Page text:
They excluded, for example, persons who have yet to leave their own country, who cannot link their predicament to civil or political status, who already benefit from surrogate national or international protection, or how are found not to deserve protection. Beyond these explicit structures, however, refugees are conceived as a generic class, all members of which are equally worthy of protection (Hathaway, 2005).
The language of the said international law for refugees speaks volumes regarding the conflicting attitudes of those who are tasked to govern the refugees and the states that are forced to take them in. Aside from the ambivalent attitude towards refugees many also suffer from discrimination.
This is something that should not surprise many, especially those who are aware of the implications that arise from a mass migration of asylum seekers but it is still interesting to note that the kind of treatment received from host countries differ and can be linked to the nationality of the refugees.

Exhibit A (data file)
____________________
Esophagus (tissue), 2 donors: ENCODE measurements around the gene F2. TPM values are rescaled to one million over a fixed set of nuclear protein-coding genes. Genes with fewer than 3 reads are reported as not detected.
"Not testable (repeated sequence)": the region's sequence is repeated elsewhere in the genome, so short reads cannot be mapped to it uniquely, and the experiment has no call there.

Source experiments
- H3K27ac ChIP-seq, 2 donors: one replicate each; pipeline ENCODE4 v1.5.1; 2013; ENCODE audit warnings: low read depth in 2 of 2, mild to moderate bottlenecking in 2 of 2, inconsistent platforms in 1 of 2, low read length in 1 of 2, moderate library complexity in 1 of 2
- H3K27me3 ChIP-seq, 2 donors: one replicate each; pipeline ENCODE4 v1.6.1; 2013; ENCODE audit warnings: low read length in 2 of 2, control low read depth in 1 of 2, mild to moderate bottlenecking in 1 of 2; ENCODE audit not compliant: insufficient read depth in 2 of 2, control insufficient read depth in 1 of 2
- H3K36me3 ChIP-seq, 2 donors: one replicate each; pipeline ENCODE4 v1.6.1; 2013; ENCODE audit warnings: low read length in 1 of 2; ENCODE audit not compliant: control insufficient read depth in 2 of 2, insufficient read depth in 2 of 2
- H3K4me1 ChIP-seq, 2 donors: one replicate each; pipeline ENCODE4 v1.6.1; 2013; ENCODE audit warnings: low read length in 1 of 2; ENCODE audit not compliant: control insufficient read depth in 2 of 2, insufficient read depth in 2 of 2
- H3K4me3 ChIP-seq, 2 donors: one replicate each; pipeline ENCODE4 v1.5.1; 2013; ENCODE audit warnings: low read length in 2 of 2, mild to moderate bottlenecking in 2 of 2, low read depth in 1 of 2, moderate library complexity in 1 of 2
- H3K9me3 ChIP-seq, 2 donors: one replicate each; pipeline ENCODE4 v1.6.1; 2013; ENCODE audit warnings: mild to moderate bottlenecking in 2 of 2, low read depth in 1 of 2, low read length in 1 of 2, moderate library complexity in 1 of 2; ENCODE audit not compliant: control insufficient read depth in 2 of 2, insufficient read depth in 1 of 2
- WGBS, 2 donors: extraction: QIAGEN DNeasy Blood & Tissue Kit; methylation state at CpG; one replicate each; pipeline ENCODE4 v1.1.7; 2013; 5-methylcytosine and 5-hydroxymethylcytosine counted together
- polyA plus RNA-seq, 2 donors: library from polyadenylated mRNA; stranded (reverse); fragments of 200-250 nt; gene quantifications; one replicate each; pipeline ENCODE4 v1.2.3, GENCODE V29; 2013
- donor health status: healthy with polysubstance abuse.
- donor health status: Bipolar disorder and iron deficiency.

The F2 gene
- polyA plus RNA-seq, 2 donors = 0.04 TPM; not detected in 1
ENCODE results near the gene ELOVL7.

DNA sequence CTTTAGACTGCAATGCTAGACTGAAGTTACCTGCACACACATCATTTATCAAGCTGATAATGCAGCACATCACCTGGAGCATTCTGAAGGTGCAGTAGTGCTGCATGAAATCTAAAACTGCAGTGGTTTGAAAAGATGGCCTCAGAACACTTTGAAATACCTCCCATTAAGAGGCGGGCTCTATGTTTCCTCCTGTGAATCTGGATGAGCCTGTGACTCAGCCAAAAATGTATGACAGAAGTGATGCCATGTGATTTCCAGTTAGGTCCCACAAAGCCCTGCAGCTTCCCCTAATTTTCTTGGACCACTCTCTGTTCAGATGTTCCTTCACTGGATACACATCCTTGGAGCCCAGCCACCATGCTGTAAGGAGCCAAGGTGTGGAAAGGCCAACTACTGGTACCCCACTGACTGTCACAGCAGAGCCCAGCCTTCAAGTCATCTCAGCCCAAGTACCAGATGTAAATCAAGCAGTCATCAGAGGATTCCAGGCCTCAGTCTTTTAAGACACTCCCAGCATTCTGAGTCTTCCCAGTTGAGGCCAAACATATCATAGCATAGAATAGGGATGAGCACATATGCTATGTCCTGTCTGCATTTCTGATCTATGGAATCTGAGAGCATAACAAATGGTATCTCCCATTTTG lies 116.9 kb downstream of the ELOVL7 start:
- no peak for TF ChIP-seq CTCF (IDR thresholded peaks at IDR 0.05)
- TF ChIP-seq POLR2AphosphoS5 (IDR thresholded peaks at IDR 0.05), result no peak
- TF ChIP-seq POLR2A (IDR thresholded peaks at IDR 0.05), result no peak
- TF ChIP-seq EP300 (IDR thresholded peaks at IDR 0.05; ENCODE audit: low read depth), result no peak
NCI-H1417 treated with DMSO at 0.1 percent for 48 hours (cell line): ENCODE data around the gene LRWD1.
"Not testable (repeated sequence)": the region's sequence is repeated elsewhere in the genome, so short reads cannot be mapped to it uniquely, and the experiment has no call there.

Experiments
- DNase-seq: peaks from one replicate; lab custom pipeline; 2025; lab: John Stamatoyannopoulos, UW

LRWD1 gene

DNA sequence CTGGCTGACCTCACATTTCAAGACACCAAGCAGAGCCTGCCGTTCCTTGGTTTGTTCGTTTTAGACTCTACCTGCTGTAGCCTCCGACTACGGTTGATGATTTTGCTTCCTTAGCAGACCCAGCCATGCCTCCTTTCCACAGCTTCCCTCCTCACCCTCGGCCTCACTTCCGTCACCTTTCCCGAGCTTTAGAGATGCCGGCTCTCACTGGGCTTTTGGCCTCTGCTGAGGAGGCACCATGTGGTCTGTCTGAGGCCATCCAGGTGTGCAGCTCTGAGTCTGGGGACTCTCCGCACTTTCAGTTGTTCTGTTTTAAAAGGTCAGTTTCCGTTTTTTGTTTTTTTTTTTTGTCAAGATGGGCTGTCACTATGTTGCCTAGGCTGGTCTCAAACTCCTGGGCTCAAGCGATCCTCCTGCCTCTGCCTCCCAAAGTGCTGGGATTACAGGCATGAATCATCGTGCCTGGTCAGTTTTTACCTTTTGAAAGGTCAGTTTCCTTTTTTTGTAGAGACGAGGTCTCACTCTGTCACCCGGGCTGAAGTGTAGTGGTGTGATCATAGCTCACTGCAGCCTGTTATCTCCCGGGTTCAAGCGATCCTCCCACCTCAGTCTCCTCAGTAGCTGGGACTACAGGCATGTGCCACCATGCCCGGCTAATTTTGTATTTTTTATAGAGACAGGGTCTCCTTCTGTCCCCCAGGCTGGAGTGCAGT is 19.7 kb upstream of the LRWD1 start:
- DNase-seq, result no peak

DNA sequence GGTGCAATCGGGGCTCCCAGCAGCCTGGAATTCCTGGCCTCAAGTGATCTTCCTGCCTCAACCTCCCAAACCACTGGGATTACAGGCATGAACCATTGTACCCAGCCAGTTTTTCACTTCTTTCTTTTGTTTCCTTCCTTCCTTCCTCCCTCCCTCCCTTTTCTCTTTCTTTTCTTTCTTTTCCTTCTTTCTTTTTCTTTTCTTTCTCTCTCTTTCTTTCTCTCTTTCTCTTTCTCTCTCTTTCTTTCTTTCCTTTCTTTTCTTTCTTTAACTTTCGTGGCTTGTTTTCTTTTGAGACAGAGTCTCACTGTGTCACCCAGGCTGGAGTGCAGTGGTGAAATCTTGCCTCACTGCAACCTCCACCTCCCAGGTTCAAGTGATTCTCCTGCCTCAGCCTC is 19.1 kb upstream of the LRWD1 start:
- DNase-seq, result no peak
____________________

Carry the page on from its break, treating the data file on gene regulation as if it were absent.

According to one report the Saudi Arabian government recognized Iraqis that were displaced as a result of the Gulf War but refused to acknowledge thousands of others who flocked into Iraq due to the same reasons (Hathaway, 2005).
In addition, “India has allowed Tibetan refugees full access to employment, but limited – in some cases severely – the opportunities to earn a livelihood for refugees from Sri Lanka…” (Hathaway, 2005). In a nutshell one can easily ascertain the kind of life that the Tamil people are experiencing in India. Nevertheless, many are still grateful that they are alive and far from the carnage that threatened to destroy their nation.
India has to take action because it is still the responsibility of the state to help those seeking asylum as mandated by international law (UNHCR, 2010). According to one source the Indian government provided the refugees with at least 400 Indian Rupees per head of household; this translated to roughly USD$9 and a little less for every other member of the family (Spiegel, 2006).
Obviously this is not enough to cover all the basic things that a family will need especially those who cannot find employment in a foreign land. The ideal scenario is one illustrated by the image of the Statue of Liberty and the famous words chiseled underneath that invited all those who are weak and weary for they will find shelter in the shores of America. But that was a long time ago and even the U.S. drastically altered its immigration policies and is now perceived to be less accommodating when it comes to asylum seekers.